Since I do not, at present, have anything more urgent to occupy my time, I'm spending the evening at my parents' house.
If you were a smallish girl during the 1980s, like I was, you very possibly either had the Barbie Dream House yourself or you knew someone who did. My parents basically live there now, except that unlike the Barbie Dream House, their home does not easily split into three sections and it does, in fact, have a staircase.
(Sidebar: The lack of stairs always bothered me about the Barbie Dream House. How were the Barbies supposed to get upstairs to the lavish bedrooms? It made no sense. My sister and I, after spending some time being perplexed by the lack of upper level access, finally hit upon the solution: Malibu Barbie was capable of flight, and whenever one of the other dolls wanted to go upstairs or downstairs, she was responsible for ferrying them. Why could Malibu Barbie fly? For that you would need to ask my sister, because that was her favorite doll, and the logic employed by her five-year-old mind was beyond even my seven-year-old comprehension. In any case, this was a much easier dilemma to solve than the others, namely the lack of a bathroom and the fact that we had ten dolls of mixed gender and the house had only one bed. As I recall, we decided that the bedroom closet was really a bathroom filled with invisible plumbing, to fool Barbie's enemies, and the dolls slept in shifts so nobody had to share the bed. End sidebar.)
Anyway, I often go to my parents' house, but not always to visit. It's just as likely that I'm going there on a particular day because they aren't home as because they are. I'm the designated dogsitter, you see.
My parents have three dogs. The youngest one is just a year old, and the only boy. His name is Rikki, although he answers just as readily to "Rikki, no!" or "Metronome Butt," which I named him because when he wags his little stubby tail he looks like he's keeping time to someone's erratic piano playing.
Rikki and Sheela, the oldest dog, are both toy fox terriers. Sheela's main personality trait is a preference for moving as little as possible. The majority of her existence is spent repining on the sofa, like a Southern woman with a permanent case of the vapors. Between them in age is Molly, the world's largest golden retriever.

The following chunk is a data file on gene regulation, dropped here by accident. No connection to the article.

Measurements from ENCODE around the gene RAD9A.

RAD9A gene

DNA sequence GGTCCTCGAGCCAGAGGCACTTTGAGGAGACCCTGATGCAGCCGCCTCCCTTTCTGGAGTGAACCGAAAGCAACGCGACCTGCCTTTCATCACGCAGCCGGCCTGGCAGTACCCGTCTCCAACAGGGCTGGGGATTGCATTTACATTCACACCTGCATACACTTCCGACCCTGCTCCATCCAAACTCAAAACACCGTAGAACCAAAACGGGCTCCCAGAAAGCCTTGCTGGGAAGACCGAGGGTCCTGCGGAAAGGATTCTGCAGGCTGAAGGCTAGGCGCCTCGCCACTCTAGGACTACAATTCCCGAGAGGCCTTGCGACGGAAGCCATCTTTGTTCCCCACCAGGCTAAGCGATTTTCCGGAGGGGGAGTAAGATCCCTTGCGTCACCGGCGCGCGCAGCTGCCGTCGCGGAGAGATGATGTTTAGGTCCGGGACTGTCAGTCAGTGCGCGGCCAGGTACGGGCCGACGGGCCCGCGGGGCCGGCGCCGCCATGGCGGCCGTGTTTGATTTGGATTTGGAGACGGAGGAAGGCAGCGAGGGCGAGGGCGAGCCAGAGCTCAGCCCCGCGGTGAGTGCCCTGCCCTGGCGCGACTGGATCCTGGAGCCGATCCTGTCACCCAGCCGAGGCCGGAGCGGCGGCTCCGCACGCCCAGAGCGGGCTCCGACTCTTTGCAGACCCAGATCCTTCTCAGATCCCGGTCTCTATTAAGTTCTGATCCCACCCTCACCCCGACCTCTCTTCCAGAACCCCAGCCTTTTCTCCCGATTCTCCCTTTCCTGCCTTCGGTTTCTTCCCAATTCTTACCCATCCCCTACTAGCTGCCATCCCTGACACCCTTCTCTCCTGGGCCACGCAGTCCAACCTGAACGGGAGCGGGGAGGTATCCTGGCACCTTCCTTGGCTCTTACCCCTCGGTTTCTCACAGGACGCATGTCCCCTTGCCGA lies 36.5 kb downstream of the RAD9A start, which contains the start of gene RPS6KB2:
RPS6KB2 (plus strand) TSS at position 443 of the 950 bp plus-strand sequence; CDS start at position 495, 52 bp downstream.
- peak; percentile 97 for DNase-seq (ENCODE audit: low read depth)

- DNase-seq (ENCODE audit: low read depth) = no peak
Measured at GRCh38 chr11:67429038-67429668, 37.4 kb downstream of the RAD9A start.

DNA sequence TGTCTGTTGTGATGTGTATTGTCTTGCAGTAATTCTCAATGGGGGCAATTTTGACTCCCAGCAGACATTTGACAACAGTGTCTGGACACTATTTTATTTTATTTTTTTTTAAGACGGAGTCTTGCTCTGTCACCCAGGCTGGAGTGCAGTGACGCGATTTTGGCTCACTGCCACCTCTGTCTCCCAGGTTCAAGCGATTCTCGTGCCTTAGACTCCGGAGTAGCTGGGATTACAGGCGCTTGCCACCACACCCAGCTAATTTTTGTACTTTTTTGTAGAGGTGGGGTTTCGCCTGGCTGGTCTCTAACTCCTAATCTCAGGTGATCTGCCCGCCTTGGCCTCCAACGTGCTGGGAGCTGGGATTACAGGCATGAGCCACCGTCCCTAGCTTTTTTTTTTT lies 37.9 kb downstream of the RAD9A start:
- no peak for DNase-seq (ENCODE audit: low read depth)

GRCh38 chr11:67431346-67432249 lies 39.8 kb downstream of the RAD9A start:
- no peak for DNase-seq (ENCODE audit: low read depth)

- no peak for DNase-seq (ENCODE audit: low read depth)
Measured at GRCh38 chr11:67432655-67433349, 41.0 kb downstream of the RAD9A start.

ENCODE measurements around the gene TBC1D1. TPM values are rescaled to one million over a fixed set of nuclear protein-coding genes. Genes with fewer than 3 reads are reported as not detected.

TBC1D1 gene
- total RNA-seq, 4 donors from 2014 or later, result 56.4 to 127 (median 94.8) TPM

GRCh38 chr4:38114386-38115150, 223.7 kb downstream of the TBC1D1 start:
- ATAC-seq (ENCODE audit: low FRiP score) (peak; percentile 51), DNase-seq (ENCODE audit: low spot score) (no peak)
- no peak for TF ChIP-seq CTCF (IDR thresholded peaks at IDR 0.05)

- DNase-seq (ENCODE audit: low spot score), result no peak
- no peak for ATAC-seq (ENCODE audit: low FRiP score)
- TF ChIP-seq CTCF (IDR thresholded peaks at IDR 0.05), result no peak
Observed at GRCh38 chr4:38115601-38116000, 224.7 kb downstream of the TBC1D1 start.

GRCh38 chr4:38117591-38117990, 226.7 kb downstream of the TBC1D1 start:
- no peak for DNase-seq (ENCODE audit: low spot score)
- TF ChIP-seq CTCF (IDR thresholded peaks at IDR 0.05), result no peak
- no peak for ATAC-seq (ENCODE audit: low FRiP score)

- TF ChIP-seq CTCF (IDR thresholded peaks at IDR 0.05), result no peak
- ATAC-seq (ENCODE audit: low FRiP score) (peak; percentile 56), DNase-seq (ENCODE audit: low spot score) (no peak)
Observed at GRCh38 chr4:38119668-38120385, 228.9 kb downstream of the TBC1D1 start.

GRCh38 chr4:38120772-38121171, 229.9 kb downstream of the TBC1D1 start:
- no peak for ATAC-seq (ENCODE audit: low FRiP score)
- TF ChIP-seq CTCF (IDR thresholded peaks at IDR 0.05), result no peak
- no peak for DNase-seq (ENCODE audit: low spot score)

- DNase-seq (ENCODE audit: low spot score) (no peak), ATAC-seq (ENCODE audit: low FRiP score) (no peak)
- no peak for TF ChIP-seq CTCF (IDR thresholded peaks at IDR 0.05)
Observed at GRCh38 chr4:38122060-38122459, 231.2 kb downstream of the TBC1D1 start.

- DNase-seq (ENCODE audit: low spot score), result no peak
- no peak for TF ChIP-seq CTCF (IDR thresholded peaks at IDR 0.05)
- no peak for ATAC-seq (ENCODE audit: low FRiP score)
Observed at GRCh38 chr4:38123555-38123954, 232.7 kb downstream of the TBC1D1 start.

There's also a cat. She's older than all of them, but they seem to think she's the interloper.
To the dogs, for reasons that have never been adequately explained, I am "Aunt Laura." When my parents are going to be gone for more than a few hours at a time, I hang out with the canines and then they're happy because they think someone's home. I love them dearly, don't misunderstand me, and they are wonderful dogs; but dogsitting is, almost without exception, a recurring adventure.
Rikki, being a puppy, is hyperactive, wicked fast and almost impossible to catch. Don't blink because he'll disappear. The best way to keep him amused is to give him a plush animal, which creates an immediate and highly important project. In case you weren't aware, the most effective way to kill a stuffed animal is to rip out one or both of its eyes, then lobotomize it by removing all of the stuffing inside the head. Not only does this assure everyone that the animal is dead, but you can redecorate the living room at the same time by strewing the cotton innards all over the carpet.
Another great way to entertain Rikki is his favorite game, tug-of-war. Sometimes he will bring me the plush animal, and push it into my hand until I attempt to take it away from him. We then engage in an epic struggle, human versus beast, and I have to say that for a small dog weighing less than ten pounds, Rikki is strong. It's like playing tug-of-war with Bamm-Bamm Rubble. There's no logical reason why you can't pull the toy away from him; you just can't. After a minute or so, if brute strength isn't enough to rip the toy from my hand, he starts shaking his head violently, causing my elbow to rotate in its socket in directions that I'm almost positive it was never intended to go. Letting go doesn't necessarily work, since about half the time he promptly comes over and pushes it into my hand again.
Eventually, he deems me boring and wanders away to eat the dry cat food.
He comes back after a while and tries to jump on my lap. This would be fine if he actually wanted to be held, but he doesn't. What he wants is to play keep-away. I'm going to make you want to hold me, and then when you try, I'll run away! Oh, this is a great game.
Sometimes I'll catch him and we sit down together. This is when I spontaneously develop large quantities of...something...on my face. I don't know what it is, but it must taste fantastic, because Rikki can wash my face for an hour at a time. Unless, that is, the cat dares to enter the room. Then all bets are off because that cat has no business being anywhere near Rikki, and he will tear my arms off in the effort to get to her and send her packing. The poor cat takes off running, grateful for the baby gates which barricade Rikki into the living room, and he comes back looking excessively proud of himself. And then he wants to play tug-of-war again.
And Sheela watches the entire thing from the sofa, not moving an inch, wearing as derisive an expression as a dog's face is capable of making. I just can't figure out if her disdain is directed at Rikki, for giving their breed a bad name, or at me, for humoring him.